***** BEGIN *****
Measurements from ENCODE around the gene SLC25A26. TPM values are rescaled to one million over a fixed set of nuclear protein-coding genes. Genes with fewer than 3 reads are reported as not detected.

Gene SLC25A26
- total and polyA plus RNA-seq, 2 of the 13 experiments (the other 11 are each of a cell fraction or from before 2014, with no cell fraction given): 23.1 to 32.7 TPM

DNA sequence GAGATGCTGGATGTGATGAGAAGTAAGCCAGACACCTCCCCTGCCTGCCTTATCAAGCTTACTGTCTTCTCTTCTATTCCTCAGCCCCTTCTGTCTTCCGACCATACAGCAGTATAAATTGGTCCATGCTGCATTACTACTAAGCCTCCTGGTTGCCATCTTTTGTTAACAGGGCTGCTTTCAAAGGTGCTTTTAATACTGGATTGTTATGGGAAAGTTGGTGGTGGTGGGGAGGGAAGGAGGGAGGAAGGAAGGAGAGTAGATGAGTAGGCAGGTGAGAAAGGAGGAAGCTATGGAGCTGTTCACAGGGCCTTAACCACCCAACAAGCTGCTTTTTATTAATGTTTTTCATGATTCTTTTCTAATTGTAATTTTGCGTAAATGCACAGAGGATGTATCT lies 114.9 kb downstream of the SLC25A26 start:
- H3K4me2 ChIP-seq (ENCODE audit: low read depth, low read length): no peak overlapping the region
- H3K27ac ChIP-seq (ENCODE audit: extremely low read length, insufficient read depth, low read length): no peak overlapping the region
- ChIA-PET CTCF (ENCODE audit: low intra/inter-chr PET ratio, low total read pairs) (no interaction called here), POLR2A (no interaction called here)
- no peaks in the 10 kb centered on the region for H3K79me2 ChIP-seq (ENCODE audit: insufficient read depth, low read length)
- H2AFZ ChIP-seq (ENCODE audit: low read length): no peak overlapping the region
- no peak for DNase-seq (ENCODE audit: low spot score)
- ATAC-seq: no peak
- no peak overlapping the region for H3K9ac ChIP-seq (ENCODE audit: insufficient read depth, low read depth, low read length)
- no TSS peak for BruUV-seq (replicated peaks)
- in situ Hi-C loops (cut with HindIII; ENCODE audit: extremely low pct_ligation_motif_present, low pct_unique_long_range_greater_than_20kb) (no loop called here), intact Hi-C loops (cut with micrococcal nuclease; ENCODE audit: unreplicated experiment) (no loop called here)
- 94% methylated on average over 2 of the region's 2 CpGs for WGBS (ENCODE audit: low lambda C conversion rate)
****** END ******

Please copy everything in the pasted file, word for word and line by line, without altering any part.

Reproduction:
Measurements from ENCODE around the gene SLC25A26. TPM values are rescaled to one million over a fixed set of nuclear protein-coding genes. Genes with fewer than 3 reads are reported as not detected.

Gene SLC25A26
- total and polyA plus RNA-seq, 2 of the 13 experiments (the other 11 are each of a cell fraction or from before 2014, with no cell fraction given): 23.1 to 32.7 TPM

DNA sequence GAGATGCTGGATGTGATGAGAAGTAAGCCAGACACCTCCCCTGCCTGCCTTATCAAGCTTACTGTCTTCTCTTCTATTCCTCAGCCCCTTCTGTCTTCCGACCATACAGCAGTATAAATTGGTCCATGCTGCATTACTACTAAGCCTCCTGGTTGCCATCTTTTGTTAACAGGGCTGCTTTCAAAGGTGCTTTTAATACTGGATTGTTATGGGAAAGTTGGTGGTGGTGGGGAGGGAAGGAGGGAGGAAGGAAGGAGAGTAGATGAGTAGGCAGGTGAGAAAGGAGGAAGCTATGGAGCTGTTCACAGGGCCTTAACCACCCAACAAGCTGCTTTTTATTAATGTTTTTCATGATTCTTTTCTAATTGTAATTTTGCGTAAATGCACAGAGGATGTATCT lies 114.9 kb downstream of the SLC25A26 start:
- H3K4me2 ChIP-seq (ENCODE audit: low read depth, low read length): no peak overlapping the region
- H3K27ac ChIP-seq (ENCODE audit: extremely low read length, insufficient read depth, low read length): no peak overlapping the region
- ChIA-PET CTCF (ENCODE audit: low intra/inter-chr PET ratio, low total read pairs) (no interaction called here), POLR2A (no interaction called here)
- no peaks in the 10 kb centered on the region for H3K79me2 ChIP-seq (ENCODE audit: insufficient read depth, low read length)
- H2AFZ ChIP-seq (ENCODE audit: low read length): no peak overlapping the region
- no peak for DNase-seq (ENCODE audit: low spot score)
- ATAC-seq: no peak
- no peak overlapping the region for H3K9ac ChIP-seq (ENCODE audit: insufficient read depth, low read depth, low read length)
- no TSS peak for BruUV-seq (replicated peaks)
- in situ Hi-C loops (cut with HindIII; ENCODE audit: extremely low pct_ligation_motif_present, low pct_unique_long_range_greater_than_20kb) (no loop called here), intact Hi-C loops (cut with micrococcal nuclease; ENCODE audit: unreplicated experiment) (no loop called here)
- 94% methylated on average over 2 of the region's 2 CpGs for WGBS (ENCODE audit: low lambda C conversion rate)